“Out of Thin Air: Using Scent to Talk about Forest Succession and Atmospheric Science,” led by Jean Brennan, adjunct professor-CCE of graduate communications design, honored with the Innovation Award (courtesy Jean Brennan)

The Innovation Award went to “Out of Thin Air: Using Scent to Talk about Forest Succession and Atmospheric Science,” led by Jean Brennan, adjunct professor-CCE of graduate communications design. The project considers what old-growth Brooklyn forests smelled like before colonization and subsequent logging, using essential oils from fragrant plant species to map that change in Prospect Park and reflect on how that scent is now altering due to climate change.

Finally, the first-ever People’s Choice Award, voted on by more than 200 ROH virtual visitors, was given to “Informed Misuse: Hybrid Pedagogies for Architects and Mathematicians.” A collaboration between an architect—Maria Sieira, adjunct associate professor-CCE of GAUD—and a mathematician—Melissa Singer, a math teacher in the Brooklyn School of Inquiry—the project uses architecture to teach math in a middle school curriculum, encouraging new pathways for learning through the overlapping fields.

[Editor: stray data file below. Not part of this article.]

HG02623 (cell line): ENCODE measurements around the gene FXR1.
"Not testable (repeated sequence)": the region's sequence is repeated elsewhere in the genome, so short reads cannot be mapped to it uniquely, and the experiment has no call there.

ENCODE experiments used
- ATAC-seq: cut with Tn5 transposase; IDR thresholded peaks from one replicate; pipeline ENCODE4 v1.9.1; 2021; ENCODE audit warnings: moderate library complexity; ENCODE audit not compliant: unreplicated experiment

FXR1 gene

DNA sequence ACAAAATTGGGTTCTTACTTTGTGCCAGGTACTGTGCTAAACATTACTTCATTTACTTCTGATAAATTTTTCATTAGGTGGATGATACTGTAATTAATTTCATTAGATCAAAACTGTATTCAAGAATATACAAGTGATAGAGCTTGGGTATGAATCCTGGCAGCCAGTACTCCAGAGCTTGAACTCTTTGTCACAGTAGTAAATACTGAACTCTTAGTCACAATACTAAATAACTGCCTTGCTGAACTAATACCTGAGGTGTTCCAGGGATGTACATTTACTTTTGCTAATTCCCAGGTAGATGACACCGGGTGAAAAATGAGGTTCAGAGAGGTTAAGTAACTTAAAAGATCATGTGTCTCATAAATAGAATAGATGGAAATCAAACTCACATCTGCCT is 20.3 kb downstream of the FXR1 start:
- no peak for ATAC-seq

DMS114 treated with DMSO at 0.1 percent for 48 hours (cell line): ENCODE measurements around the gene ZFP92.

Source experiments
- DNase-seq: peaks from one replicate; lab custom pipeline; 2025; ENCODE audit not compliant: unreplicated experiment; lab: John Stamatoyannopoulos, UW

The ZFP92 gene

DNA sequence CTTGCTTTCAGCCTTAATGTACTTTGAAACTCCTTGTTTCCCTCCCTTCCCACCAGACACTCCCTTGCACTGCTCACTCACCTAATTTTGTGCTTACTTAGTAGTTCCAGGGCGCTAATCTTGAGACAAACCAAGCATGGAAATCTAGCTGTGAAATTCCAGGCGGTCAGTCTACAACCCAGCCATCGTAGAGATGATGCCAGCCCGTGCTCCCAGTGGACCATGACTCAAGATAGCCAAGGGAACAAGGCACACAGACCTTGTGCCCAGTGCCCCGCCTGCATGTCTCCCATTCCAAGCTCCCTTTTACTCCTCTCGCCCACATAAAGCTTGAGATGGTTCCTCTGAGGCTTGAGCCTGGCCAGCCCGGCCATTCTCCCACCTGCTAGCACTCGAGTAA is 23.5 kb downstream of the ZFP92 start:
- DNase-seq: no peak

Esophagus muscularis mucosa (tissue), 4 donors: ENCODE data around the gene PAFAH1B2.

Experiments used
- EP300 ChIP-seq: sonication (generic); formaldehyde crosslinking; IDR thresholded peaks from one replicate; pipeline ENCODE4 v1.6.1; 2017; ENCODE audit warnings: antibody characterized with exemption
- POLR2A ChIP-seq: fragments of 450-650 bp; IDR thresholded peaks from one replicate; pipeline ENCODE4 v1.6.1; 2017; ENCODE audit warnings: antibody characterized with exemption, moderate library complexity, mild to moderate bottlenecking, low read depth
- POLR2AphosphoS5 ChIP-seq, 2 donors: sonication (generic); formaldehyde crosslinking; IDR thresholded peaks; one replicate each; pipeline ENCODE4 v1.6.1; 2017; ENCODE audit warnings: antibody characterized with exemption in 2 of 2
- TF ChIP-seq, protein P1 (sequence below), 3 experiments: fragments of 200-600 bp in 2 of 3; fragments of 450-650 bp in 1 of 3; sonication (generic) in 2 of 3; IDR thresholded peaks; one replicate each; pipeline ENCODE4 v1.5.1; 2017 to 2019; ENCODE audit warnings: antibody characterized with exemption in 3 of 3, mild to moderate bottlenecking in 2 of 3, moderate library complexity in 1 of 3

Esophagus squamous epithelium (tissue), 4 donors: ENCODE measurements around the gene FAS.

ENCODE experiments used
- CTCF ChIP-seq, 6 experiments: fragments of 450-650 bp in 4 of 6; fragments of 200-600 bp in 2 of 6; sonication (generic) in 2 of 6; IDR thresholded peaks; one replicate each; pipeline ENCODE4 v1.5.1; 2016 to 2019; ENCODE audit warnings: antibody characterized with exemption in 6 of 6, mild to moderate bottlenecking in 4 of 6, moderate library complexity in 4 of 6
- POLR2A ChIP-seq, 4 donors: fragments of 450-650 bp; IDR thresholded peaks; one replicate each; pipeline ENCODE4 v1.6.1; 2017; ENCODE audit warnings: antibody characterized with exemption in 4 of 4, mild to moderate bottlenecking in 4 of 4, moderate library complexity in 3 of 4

All of this year’s projects are available to explore at any time on the ROH microsite, offering a glimpse into the forward-thinking research happening within and across disciplines at Pratt.